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Add Hanjin Group’s Korean Air Lines Co. to the country’s family-run conglomerates that are seeing the founding clan’s representation diluted.
This time, Hanjin Chairman Cho Yang-ho pushed out his youngest daughter after allegations she threw water in the face of an advertising agency worker during a business meeting. For good measure, he also fired his eldest daughter who four years ago spent five months in jail after the so-called nut rage incident. The executive had forced a plane to return to the gate at John F. Kennedy Airport in New York because of the way she’d been served her macadamia nuts.
Cho Yang-ho, also chairman of Korean Air, said in an email Sunday he will promote professional business managers to replace the airline’s Senior Vice President Emily Cho, his youngest daughter, and Heather Cho, president of the Kal Hotel Network. The chairman announced the changes days after South Korean police had searched Korean Air headquarters following reports of the “water rage” incident.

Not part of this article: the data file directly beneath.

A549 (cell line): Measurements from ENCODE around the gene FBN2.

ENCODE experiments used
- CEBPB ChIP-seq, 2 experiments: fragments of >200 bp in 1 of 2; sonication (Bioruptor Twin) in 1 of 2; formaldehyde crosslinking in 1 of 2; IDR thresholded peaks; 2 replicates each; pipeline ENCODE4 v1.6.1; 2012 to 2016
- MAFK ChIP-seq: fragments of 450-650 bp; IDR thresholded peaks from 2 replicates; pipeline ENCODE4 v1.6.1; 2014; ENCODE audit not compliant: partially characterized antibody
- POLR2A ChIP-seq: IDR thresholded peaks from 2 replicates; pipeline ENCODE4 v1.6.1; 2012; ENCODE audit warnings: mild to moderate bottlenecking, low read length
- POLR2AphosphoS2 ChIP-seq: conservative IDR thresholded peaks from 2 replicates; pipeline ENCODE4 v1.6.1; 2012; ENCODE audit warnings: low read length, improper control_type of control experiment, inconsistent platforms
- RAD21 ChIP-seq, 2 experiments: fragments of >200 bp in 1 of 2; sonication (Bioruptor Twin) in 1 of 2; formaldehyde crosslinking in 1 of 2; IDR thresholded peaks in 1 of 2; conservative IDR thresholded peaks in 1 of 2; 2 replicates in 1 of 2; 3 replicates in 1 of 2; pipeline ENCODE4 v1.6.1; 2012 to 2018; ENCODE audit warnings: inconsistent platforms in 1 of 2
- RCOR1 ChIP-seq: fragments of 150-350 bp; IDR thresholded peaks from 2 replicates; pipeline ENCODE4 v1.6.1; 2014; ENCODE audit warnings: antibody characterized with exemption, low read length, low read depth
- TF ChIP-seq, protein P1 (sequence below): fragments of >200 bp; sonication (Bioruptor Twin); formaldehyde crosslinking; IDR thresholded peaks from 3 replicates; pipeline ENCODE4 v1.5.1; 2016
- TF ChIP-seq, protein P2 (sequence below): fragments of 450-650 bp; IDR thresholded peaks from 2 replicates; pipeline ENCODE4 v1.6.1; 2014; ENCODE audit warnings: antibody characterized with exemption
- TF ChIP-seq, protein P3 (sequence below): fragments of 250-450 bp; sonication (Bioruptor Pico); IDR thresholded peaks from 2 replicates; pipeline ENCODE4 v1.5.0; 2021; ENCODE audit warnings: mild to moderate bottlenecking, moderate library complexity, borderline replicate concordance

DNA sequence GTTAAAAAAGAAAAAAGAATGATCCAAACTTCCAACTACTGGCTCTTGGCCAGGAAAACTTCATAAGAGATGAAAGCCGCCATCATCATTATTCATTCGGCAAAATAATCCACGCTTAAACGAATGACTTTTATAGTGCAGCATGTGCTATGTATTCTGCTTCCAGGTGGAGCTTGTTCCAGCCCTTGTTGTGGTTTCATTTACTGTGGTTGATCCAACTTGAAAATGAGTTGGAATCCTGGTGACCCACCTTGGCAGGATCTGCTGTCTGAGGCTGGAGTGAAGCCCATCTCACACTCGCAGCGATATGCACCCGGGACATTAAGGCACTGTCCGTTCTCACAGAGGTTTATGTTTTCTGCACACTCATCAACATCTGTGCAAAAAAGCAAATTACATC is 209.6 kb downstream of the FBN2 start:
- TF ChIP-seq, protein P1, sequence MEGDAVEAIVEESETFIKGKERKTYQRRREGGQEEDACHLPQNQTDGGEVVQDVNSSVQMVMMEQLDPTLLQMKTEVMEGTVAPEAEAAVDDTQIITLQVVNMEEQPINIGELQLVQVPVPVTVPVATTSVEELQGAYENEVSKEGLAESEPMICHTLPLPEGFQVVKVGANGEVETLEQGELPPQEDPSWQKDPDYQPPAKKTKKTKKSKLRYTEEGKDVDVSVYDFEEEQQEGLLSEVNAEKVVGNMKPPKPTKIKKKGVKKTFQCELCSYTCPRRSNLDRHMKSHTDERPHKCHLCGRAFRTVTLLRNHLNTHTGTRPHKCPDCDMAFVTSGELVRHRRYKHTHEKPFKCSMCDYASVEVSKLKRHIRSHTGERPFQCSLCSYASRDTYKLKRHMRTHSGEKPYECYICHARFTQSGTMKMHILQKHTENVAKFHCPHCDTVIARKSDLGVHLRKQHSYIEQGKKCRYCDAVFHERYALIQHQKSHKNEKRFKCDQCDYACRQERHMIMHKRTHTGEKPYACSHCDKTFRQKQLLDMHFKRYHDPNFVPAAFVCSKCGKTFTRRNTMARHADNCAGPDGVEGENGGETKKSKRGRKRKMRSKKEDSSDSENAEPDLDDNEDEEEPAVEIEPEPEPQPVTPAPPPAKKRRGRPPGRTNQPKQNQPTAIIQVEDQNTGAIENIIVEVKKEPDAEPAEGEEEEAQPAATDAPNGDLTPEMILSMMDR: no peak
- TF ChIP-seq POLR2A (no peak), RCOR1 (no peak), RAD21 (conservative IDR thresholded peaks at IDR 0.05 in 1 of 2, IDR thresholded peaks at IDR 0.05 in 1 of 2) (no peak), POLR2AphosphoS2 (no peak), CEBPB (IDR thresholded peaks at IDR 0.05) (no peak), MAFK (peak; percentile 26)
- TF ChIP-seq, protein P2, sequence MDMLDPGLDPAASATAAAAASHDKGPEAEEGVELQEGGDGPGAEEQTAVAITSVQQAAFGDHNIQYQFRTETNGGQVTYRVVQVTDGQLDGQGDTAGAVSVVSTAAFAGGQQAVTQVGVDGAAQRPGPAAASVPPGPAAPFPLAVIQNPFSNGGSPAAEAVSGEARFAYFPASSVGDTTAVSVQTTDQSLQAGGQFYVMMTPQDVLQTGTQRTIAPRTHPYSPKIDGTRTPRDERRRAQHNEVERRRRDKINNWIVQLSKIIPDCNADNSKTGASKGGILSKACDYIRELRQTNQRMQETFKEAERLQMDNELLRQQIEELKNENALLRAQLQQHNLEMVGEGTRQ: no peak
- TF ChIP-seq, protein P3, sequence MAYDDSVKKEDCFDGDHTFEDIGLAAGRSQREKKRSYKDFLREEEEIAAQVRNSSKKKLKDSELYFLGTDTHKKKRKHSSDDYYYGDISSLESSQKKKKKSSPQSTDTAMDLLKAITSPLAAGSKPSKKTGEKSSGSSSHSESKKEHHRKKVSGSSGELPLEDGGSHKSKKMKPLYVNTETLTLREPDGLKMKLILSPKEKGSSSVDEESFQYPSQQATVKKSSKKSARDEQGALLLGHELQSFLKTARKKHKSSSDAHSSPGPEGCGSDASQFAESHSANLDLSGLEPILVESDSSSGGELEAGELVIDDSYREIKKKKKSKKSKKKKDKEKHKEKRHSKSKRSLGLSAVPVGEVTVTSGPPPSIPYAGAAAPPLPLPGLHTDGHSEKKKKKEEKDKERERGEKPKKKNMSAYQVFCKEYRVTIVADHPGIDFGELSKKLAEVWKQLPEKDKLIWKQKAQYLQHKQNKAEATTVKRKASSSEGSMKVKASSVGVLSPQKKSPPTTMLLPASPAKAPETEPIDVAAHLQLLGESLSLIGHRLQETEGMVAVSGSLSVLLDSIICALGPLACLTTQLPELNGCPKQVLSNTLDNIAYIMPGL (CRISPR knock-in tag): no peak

South Korea’s family-run conglomerates from Samsung Group to Hyundai Motor Group and Lotte Group have been under intensifying pressure from investors and the government to improve transparency and reduce cross-shareholdings that have kept the groups firmly under family control.
Korean Air’s net income will probably fall 46 percent his year to 430.8 billion won ($403 million), according the average of 13 analyst estimates. The airline’s stock, which gained 0.9 percent in early trading Monday, is down about 6.3 percent since April 12, when local media first reported the alleged water rage incident.